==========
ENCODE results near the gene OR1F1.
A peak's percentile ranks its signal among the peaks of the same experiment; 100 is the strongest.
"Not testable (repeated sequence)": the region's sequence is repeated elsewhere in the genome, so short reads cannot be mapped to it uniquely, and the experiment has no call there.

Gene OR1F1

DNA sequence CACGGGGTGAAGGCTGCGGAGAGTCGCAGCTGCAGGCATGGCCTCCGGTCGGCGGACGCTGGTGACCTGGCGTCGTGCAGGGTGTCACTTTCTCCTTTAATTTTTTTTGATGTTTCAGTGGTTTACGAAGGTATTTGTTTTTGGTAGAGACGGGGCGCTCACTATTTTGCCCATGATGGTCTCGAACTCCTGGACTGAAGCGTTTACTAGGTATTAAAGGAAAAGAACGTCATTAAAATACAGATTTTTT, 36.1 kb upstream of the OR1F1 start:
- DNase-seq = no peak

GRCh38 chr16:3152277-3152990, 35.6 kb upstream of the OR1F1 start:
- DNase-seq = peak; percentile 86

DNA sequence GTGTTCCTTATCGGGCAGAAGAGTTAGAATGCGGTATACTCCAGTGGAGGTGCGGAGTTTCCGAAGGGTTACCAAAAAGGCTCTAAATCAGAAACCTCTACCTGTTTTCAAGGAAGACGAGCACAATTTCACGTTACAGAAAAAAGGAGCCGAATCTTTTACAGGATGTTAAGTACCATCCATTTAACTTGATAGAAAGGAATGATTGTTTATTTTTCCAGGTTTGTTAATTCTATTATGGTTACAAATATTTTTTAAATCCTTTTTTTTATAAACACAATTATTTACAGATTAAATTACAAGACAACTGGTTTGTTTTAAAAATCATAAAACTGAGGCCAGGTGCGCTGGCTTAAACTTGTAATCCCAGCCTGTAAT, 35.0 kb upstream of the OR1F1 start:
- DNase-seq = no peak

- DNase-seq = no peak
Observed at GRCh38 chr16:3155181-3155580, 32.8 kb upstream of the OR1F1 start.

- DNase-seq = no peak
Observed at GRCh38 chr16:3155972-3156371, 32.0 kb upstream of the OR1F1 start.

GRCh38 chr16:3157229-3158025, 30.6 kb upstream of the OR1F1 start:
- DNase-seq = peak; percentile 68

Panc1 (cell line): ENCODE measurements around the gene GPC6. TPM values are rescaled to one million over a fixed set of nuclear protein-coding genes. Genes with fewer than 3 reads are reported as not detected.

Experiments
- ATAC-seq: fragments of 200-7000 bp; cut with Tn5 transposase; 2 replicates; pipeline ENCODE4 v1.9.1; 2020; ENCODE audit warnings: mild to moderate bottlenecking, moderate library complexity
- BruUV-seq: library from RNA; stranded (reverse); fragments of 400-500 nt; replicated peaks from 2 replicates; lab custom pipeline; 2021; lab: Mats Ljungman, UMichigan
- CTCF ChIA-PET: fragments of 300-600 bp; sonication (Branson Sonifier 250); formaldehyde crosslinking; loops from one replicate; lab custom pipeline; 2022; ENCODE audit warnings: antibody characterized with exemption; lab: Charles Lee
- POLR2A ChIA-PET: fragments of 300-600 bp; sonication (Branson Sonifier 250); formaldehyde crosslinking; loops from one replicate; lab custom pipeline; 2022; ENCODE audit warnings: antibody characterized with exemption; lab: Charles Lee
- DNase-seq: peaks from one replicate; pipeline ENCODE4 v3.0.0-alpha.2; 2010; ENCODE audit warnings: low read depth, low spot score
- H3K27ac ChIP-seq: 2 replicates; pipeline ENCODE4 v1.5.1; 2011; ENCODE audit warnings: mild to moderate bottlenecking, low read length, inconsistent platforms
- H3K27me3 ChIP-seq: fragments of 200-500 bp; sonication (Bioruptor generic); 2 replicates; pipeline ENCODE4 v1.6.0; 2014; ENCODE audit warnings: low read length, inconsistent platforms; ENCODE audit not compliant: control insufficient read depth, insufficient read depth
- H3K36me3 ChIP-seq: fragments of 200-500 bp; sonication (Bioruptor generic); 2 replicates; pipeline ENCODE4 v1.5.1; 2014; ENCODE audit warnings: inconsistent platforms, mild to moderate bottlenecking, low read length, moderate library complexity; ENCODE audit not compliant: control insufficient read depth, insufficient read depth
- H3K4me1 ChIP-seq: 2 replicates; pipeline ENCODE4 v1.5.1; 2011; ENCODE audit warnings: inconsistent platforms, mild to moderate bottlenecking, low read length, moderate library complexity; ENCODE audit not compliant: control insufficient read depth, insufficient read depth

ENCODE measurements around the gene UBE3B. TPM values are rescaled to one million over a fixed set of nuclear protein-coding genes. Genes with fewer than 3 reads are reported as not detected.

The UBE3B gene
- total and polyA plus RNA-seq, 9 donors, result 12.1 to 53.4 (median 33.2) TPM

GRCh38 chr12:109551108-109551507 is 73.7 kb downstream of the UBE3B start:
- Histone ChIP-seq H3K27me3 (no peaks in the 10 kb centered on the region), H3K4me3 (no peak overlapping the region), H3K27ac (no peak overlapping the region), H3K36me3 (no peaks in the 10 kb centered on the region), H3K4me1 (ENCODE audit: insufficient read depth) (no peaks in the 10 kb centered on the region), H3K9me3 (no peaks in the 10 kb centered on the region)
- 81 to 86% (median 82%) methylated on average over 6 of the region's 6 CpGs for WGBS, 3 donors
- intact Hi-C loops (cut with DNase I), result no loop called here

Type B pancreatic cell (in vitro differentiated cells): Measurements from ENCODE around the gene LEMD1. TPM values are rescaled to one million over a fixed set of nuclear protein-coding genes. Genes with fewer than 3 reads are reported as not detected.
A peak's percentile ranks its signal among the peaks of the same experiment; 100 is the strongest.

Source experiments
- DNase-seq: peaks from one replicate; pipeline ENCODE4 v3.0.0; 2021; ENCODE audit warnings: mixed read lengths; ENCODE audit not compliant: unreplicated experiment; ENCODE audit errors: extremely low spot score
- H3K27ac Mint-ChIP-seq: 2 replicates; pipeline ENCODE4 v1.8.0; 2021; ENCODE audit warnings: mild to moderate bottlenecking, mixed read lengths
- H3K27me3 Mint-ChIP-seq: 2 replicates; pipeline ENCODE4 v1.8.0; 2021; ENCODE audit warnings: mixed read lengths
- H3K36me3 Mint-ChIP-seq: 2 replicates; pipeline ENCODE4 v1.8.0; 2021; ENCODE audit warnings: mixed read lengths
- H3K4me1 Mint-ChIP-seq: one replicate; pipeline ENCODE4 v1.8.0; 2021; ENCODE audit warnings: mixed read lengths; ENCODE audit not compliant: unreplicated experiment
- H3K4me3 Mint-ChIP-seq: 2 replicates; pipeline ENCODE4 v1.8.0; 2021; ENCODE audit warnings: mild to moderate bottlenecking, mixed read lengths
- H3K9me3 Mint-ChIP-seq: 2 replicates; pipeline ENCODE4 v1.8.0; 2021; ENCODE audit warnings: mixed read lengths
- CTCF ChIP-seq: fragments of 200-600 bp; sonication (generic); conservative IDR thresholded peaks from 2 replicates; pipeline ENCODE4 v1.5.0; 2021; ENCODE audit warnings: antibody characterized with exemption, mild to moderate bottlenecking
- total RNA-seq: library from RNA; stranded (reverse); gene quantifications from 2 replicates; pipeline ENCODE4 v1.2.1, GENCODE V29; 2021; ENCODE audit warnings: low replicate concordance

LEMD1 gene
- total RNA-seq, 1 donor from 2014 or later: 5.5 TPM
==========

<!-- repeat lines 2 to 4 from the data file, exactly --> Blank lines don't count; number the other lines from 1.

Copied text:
A peak's percentile ranks its signal among the peaks of the same experiment; 100 is the strongest.
"Not testable (repeated sequence)": the region's sequence is repeated elsewhere in the genome, so short reads cannot be mapped to it uniquely, and the experiment has no call there.

Gene OR1F1